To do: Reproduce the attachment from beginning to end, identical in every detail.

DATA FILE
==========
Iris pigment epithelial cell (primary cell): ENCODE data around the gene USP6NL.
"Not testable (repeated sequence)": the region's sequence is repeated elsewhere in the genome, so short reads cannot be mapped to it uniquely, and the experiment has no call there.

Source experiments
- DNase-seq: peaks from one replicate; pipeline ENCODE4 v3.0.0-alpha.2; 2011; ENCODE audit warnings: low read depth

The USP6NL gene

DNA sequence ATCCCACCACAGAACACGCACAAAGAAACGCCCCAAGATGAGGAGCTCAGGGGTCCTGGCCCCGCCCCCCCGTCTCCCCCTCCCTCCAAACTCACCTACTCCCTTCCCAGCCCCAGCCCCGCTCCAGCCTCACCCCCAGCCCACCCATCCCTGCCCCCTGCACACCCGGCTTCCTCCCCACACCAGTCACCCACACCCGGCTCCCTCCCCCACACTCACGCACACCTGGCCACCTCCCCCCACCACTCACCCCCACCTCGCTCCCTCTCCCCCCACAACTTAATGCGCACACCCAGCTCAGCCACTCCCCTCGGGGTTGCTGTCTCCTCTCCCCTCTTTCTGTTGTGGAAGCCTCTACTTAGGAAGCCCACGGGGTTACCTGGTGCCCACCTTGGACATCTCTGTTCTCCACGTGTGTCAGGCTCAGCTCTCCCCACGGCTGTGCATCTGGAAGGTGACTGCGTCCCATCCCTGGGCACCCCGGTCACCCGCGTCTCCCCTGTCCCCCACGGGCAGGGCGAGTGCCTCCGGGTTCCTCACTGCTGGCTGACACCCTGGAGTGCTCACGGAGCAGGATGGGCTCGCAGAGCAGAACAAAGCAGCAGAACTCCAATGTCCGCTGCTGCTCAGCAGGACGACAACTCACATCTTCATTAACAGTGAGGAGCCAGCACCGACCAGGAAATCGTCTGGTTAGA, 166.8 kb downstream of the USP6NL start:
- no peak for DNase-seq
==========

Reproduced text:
Iris pigment epithelial cell (primary cell): ENCODE data around the gene USP6NL.
"Not testable (repeated sequence)": the region's sequence is repeated elsewhere in the genome, so short reads cannot be mapped to it uniquely, and the experiment has no call there.

Source experiments
- DNase-seq: peaks from one replicate; pipeline ENCODE4 v3.0.0-alpha.2; 2011; ENCODE audit warnings: low read depth

The USP6NL gene

DNA sequence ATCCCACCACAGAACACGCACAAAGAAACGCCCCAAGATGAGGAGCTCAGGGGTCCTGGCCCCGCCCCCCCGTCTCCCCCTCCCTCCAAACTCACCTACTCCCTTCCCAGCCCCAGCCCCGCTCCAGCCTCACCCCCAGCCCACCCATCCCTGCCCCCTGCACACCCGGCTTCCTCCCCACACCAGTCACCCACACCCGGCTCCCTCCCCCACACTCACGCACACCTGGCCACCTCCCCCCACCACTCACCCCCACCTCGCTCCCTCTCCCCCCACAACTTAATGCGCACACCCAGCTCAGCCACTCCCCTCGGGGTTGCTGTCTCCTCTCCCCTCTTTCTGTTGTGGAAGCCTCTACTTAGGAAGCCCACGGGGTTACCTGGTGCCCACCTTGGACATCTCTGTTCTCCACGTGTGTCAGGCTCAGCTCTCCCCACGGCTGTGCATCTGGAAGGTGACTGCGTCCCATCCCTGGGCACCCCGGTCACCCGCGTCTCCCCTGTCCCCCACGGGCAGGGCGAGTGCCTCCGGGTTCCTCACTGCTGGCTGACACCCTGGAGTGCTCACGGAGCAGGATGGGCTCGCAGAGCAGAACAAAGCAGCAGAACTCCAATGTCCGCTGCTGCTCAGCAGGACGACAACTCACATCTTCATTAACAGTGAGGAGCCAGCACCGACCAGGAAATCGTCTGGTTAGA, 166.8 kb downstream of the USP6NL start:
- no peak for DNase-seq